And I am totally cool with that. 

    That may not add much depth to me, but it is part of my identity and does qualify as "interesting" to most. It may not be a paid product on the site because the edge over the market and the ability to wager significantly on full season fantasy sports is not as great, profitable or as exploitable as with the sports betting market, but getting fantasy "right" has been my job at least as long as getting prediction information "right" and it is certainly of importance to me/us to give fantasy players as much of an edge as we can. 

    With that typical, much-longer-than-it-needed-to-be introduction out of the way, I advise you to check out our most recently updated fantasy projections (with rankings and cheat sheets - we will update again before the season and then with free access to all each week along with daily fantasy salary cap information as well), review my players that I love and those I don't below and to follow these few, simple draft tips with your fantasy football drafts.

    Fantasy Football Draft Tips:

    1. Know your draft rules and configuration. We clearly state the rules and assumptions that we make for our Standard scoring and PPR leagues. The size and scoring of your league means quite a bit. For instance, in Standard Scoring leagues, the geniuses (AKA my thesis advisors in grad school) at found that the most valuable spots to draft in a fantasy football snake draft of 12 people this year are (in order from best to worst): #5, #4, #2, #3, #7, #6, #1, #8, #9, #10, #12, #11, with the difference from the expected win total of the best to the worst being about one full win. However, in a ten team league, the difference between the best and worst spot was negligible to the point that running several simulations at drafts provided greatly varying results on the value of the draft spots in those leagues.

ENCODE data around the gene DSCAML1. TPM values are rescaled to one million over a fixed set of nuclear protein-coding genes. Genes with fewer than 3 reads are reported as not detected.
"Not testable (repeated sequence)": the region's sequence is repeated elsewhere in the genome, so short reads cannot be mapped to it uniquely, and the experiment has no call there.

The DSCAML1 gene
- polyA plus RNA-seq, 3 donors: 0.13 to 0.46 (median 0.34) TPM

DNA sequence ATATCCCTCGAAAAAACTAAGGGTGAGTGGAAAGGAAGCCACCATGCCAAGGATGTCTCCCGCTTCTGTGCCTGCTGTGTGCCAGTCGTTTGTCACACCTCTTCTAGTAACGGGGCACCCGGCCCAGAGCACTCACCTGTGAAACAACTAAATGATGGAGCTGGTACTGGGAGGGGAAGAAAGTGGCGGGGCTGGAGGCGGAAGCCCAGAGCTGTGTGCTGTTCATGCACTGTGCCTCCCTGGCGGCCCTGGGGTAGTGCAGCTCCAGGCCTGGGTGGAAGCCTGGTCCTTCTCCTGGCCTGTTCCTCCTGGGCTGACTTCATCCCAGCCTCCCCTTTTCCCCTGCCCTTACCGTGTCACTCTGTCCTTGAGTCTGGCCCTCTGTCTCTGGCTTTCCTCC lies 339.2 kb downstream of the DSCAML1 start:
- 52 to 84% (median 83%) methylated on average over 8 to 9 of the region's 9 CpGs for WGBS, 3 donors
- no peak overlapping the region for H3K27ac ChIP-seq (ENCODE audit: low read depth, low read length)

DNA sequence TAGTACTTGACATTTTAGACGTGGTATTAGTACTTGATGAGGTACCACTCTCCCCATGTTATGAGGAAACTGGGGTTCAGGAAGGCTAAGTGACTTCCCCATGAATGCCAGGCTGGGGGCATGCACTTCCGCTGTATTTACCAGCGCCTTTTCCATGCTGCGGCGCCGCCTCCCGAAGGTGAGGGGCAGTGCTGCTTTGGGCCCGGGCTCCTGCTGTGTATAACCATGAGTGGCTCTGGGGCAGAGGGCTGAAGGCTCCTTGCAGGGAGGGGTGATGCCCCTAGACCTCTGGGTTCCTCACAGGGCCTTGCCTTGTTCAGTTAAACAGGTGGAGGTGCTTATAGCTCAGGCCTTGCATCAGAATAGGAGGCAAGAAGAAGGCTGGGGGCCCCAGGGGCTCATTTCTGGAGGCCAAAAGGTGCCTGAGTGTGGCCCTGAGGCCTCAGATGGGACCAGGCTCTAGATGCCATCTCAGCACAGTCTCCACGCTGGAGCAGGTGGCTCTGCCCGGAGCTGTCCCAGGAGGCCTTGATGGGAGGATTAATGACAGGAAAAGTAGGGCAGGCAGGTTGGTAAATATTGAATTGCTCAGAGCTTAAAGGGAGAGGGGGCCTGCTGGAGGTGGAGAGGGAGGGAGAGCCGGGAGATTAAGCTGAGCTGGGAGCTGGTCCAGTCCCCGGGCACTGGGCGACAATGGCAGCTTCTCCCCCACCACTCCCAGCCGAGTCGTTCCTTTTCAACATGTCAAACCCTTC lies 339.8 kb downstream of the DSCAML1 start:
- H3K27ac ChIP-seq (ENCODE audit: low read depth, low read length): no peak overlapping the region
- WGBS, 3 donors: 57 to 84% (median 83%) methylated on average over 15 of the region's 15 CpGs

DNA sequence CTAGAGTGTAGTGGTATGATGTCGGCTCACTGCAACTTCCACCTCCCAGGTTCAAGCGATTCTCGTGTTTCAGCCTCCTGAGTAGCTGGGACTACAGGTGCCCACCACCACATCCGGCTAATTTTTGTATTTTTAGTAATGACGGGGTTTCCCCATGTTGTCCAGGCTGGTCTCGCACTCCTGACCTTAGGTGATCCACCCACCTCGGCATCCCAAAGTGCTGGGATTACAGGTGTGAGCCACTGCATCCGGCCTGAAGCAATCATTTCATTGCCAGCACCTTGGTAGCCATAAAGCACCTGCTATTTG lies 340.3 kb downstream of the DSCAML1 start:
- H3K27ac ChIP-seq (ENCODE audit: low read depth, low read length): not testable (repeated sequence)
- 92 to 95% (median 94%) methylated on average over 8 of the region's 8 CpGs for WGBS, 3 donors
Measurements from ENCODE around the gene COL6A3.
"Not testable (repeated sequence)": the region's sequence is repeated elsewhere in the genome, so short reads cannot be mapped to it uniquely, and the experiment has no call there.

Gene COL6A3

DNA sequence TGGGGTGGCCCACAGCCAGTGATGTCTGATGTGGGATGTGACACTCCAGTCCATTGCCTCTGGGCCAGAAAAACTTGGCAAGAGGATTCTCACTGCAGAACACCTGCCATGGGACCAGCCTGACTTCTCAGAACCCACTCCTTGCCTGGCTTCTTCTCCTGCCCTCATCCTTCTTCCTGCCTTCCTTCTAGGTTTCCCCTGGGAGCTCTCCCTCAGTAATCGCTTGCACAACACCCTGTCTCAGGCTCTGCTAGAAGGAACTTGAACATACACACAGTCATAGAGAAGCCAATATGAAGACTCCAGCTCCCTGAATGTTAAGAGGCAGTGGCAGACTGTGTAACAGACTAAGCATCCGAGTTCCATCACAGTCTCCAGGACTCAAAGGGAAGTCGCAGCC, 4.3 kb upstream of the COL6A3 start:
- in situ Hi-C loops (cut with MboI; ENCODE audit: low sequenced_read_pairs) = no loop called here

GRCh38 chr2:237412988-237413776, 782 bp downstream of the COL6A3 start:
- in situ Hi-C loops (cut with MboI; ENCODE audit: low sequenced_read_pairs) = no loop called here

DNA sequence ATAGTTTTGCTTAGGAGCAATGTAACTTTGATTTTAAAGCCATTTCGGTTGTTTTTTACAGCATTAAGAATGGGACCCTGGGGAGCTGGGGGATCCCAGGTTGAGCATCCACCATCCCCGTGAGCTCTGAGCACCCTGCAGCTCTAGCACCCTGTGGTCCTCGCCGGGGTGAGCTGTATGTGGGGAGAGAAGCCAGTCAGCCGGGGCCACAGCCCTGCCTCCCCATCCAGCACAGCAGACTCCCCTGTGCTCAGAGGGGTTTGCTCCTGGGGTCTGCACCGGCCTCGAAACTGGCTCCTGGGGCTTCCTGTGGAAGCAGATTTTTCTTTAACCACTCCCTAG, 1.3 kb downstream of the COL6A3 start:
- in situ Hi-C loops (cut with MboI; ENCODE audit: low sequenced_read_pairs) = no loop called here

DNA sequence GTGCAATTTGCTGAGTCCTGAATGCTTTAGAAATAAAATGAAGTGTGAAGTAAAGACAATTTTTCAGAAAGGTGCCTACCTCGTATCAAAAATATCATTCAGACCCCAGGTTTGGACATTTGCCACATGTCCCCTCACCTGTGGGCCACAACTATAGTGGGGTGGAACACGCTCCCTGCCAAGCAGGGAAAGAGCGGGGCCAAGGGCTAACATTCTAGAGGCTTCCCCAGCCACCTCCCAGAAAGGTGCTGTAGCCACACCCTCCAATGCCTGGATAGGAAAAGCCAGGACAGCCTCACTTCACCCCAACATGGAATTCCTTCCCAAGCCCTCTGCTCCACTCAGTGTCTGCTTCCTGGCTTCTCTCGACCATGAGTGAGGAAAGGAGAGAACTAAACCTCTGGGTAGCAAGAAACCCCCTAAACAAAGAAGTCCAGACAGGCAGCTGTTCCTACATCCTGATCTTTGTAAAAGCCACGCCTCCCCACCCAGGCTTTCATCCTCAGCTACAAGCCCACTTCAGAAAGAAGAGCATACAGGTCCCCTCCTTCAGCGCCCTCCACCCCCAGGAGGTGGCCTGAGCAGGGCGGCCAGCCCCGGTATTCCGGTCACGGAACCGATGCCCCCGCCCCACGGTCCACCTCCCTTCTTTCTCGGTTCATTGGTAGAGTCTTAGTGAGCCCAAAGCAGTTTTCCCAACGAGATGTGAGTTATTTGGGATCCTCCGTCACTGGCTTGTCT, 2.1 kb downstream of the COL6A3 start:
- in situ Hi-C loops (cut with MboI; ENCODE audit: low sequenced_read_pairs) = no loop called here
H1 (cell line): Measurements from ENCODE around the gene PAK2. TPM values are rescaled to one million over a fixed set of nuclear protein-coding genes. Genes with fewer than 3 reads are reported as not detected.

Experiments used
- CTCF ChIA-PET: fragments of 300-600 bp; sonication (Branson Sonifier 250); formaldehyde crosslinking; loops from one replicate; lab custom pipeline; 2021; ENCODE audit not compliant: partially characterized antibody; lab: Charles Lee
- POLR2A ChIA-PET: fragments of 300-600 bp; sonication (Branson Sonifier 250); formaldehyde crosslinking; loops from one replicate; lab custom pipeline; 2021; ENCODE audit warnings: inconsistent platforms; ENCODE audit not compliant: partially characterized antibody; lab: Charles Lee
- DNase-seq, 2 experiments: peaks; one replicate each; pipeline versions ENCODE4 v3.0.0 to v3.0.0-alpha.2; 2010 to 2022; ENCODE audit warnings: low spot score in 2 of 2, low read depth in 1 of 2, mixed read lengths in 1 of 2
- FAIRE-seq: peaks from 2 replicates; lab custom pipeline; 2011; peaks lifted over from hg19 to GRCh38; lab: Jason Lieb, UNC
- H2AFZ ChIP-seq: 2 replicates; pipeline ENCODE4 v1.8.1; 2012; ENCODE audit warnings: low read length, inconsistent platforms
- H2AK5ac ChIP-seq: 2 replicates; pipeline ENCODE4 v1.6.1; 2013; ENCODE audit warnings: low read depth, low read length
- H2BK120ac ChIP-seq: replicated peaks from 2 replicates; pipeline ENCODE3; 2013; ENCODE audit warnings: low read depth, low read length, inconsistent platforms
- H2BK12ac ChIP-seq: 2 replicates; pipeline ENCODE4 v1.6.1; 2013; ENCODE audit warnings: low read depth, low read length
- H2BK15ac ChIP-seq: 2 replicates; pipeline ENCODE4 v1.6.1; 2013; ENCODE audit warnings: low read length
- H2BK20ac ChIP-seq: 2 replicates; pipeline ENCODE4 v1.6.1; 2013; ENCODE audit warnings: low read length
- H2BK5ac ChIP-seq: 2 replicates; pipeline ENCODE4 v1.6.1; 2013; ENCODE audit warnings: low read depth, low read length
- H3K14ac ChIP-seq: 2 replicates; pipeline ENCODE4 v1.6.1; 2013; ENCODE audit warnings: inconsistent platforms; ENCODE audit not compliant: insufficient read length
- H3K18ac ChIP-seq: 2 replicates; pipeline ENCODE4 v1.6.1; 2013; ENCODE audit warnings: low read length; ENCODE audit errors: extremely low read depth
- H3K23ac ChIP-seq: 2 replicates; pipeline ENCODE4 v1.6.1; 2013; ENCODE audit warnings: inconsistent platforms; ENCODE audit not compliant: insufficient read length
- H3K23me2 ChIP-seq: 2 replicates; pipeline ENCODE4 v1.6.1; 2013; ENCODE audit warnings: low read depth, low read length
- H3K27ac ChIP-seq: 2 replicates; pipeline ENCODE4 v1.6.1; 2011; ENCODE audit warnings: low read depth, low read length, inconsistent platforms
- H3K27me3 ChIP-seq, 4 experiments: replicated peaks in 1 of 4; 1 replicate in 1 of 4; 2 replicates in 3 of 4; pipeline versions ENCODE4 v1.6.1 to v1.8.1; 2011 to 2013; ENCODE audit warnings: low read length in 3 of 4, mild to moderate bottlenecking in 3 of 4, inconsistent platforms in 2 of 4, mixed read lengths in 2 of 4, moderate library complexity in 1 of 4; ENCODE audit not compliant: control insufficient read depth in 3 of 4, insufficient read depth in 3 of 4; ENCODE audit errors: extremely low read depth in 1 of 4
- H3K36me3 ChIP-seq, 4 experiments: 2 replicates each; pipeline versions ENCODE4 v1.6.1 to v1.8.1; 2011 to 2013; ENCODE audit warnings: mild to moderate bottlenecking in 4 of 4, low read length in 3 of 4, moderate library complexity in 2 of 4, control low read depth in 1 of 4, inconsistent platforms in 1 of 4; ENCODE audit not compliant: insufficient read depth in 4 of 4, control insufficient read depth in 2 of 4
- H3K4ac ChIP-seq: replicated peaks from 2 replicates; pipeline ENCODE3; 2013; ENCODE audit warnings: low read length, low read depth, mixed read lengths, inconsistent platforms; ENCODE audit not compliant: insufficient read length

2. Consistency Early, Risk Late. With my early round picks (the starters), I am targeting players that have great value in terms of expected (average) projections and in terms of likely consistency from them. In other words, I avoid players that are injured, holding out, do not have a guaranteed role in the offense or are very injury prone until I have someone at that position. At the end of the draft, I basically do the opposite by targeting players that have high ceilings - especially if they are currently behind someone on the depth chart who is injured, holding out or very injury prone. 
    3. Draft by Value/Stick to a Plan. Too many people overreact to what others are doing during a draft. A run on every position will happen naturally. Don't fall for it. For the most part this season, I focus on the best player available according to my projections for the league until I fill my starting QB, RB, WR and TE. Once I do that, I work backwards from the last position I filled to give me options. If a run on QBs leaves me with my 10-14 ranked QBs, I will pick up 3-4 of those QBs to improve my chances of getting a strong one. (This is even more true in auction leagues, where patience is a virtue - UNLESS the market is soft early, which often happens as people gauge the room, then pounce.)
    4. Completely Ignore Bye Weeks. If you Google "Fantasy Football Strategy," this article pops up on the first page. It's a pretty brilliant take on the topic of bye weeks in fantasy football.